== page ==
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A growing proportion of businesses have no capacity to take on more work without creating new jobs. However, shortages of suitable candidates in some skill areas could hinder growth. These are two key findings from the report ‘JobsOutlook: The UK’s post-recession labour market’, published today by the Recruitment and Employment Confederation (REC).
Analysis of employers’ responses to the monthly survey throughout 2013 found that:
- 31% say they have no spare capacity and would have to hire new staff if work increased
- A further 54% have only “a little capacity” and “might take on staff if demand grew this year”
- 21% report having increased their headcount within the year (up from only 4% in 2009)
- 12% record having made redundancies in the past year (down from 22% in 2009)
When asked when they expect to see conditions improve for their organisation:
- Almost half (49%) say “things are ok now, no improvement needed”
- A further quarter (26%) agree with the statement “things are starting to pick up now”
Technical and engineering, computing and IT, and education and training are the areas in which employers expect to have the most difficultly sourcing appropriately skilled candidates for permanent roles. Technical and engineering is also the area of greatest concern for employers thinking about temporary roles; followed by driving and distribution, and professional and managerial.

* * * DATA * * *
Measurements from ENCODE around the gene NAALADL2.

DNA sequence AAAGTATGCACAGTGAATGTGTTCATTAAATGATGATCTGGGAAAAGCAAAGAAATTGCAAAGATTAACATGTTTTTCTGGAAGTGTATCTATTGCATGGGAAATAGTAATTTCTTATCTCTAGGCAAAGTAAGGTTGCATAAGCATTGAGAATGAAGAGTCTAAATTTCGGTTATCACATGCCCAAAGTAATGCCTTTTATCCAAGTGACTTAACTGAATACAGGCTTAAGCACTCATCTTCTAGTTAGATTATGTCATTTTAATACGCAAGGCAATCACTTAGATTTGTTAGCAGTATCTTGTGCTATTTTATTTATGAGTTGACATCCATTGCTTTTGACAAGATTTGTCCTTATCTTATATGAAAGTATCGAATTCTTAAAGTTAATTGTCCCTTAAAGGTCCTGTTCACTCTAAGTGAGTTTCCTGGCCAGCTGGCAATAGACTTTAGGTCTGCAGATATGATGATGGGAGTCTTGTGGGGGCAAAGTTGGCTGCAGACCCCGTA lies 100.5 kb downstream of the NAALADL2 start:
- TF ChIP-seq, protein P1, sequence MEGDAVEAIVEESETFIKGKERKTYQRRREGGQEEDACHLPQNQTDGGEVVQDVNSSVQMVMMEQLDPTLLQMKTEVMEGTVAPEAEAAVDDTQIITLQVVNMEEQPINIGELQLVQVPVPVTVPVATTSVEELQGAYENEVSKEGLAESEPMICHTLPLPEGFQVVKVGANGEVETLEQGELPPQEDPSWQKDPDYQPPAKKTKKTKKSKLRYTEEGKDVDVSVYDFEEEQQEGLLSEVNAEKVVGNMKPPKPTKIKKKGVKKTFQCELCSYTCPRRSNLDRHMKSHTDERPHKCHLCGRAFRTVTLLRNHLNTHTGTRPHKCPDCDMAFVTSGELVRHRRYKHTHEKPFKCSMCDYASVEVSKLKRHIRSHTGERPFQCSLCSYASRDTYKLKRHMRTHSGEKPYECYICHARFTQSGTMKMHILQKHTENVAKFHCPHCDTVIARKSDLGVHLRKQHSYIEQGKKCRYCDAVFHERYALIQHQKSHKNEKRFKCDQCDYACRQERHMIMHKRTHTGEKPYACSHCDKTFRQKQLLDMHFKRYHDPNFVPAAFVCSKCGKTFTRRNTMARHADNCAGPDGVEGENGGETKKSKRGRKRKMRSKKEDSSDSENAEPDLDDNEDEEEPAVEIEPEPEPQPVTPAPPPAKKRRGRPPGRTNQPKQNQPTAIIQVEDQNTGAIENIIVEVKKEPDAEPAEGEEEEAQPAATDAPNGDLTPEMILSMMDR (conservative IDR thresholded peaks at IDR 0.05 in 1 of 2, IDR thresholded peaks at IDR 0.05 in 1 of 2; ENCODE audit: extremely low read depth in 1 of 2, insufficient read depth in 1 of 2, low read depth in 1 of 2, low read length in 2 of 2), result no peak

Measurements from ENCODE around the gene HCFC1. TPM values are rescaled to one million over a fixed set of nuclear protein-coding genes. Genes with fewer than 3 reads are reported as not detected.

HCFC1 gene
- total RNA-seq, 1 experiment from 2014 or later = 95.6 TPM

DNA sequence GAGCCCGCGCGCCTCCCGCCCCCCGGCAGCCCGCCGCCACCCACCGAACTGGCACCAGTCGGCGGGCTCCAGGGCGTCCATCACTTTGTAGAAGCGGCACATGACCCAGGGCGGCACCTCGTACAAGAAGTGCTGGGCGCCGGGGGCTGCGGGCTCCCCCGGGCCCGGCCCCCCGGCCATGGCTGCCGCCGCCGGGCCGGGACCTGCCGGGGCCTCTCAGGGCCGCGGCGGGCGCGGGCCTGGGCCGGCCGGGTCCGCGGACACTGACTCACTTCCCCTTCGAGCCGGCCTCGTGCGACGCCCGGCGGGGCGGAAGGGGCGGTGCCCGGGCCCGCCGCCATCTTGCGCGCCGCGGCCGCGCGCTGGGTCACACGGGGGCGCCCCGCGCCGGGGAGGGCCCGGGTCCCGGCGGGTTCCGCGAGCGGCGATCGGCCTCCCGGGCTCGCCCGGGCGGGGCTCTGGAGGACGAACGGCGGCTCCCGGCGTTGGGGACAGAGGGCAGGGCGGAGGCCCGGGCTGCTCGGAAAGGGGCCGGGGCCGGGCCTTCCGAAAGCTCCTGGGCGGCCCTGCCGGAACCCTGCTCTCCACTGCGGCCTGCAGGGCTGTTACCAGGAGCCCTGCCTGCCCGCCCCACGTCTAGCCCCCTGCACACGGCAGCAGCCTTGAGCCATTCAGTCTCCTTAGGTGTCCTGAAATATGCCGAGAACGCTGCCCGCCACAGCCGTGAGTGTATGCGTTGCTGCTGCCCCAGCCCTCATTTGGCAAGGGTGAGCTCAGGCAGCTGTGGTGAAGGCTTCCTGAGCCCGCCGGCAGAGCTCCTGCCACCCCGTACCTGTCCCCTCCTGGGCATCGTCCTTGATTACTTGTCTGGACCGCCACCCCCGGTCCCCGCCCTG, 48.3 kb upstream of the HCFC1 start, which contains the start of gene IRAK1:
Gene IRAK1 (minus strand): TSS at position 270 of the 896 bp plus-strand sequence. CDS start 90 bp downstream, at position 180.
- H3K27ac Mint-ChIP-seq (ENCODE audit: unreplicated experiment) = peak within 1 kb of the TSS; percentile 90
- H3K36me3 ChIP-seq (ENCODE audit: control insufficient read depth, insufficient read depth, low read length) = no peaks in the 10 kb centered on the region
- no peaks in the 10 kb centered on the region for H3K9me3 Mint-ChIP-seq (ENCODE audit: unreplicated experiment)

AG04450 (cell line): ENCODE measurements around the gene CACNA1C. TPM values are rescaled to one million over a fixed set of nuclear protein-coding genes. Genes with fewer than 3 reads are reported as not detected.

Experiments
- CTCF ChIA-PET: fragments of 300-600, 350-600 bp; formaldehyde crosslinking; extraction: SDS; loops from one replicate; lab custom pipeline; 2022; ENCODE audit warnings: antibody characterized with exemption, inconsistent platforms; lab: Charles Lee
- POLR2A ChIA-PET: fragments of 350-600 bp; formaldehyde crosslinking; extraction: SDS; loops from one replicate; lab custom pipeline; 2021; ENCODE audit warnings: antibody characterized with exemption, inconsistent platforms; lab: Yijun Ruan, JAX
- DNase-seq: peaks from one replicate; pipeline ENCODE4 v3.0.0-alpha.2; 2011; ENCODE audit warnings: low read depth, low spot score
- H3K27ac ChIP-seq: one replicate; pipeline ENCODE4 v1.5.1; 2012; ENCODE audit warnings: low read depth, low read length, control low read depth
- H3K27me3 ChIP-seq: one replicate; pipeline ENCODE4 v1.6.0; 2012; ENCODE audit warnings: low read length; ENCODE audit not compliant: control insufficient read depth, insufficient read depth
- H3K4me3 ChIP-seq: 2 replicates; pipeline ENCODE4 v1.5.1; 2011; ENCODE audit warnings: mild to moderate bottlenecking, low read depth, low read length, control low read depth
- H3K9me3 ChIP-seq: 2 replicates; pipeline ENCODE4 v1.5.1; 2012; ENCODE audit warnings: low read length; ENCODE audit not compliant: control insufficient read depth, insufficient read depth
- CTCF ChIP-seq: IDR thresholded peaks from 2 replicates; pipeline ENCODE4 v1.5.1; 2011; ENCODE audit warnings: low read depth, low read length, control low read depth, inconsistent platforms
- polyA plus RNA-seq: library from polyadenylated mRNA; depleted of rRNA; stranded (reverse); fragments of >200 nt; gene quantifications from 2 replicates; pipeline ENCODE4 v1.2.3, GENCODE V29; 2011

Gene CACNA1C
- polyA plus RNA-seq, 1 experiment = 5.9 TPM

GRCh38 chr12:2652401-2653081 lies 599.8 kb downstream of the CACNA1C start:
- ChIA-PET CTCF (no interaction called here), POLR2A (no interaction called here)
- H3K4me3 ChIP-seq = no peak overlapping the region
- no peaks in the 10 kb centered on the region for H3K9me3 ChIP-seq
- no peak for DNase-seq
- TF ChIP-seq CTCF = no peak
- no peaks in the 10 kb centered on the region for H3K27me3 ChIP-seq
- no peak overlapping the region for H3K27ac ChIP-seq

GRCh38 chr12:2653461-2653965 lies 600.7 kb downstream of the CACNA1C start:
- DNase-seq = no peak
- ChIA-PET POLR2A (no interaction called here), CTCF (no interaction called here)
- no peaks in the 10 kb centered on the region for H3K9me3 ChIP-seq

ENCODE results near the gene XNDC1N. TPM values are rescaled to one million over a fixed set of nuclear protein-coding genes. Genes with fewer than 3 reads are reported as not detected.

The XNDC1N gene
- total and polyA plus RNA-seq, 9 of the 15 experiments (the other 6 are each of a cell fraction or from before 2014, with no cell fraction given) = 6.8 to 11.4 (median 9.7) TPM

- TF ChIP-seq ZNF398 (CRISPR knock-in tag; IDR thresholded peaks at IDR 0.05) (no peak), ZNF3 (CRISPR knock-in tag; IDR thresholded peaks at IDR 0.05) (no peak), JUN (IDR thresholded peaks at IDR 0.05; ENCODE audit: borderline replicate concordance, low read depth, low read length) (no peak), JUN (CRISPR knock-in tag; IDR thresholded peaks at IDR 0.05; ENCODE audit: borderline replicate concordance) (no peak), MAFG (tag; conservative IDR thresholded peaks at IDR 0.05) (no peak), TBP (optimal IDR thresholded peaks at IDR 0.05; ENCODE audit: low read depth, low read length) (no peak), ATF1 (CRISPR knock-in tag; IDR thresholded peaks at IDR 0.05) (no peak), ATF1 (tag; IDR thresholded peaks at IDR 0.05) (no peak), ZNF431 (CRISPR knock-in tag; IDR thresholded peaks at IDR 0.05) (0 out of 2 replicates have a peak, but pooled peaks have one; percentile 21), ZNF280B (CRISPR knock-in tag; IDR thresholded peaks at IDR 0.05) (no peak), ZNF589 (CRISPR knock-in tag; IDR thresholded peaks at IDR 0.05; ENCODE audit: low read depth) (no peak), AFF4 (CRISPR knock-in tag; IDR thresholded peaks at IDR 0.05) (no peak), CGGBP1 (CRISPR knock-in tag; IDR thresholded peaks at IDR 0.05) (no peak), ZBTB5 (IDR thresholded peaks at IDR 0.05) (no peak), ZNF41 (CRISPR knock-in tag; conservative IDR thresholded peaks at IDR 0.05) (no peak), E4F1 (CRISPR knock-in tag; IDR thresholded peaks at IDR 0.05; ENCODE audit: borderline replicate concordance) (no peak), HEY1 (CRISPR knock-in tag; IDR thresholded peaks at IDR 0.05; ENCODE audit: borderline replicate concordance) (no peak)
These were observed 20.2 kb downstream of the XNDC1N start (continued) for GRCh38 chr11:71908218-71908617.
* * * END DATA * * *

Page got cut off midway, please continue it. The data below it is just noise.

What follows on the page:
Commenting, REC head of policy Kate Shoesmith said: “Employers’ inability to improve their workforce productivity without hiring new staff is likely to supress pay growth in the foreseeable future as they invest in increasing headcount rather than pay packets. Starting salaries and hourly pay rates will rise in certain areas where skilled candidates are scarce and companies have to compete for talent.”
“The shortage of candidates with the skills required for a growing number of vacancies is a looming problem. Politicians and business leaders need to work together to find solutions to the mismatch between what employers need and what jobseekers have to offer.”
“Training for young people, world class careers advice and a supportive immigration policy are three areas where immediate action is needed to ensure UK businesses can compete in the world economy,” she concluded.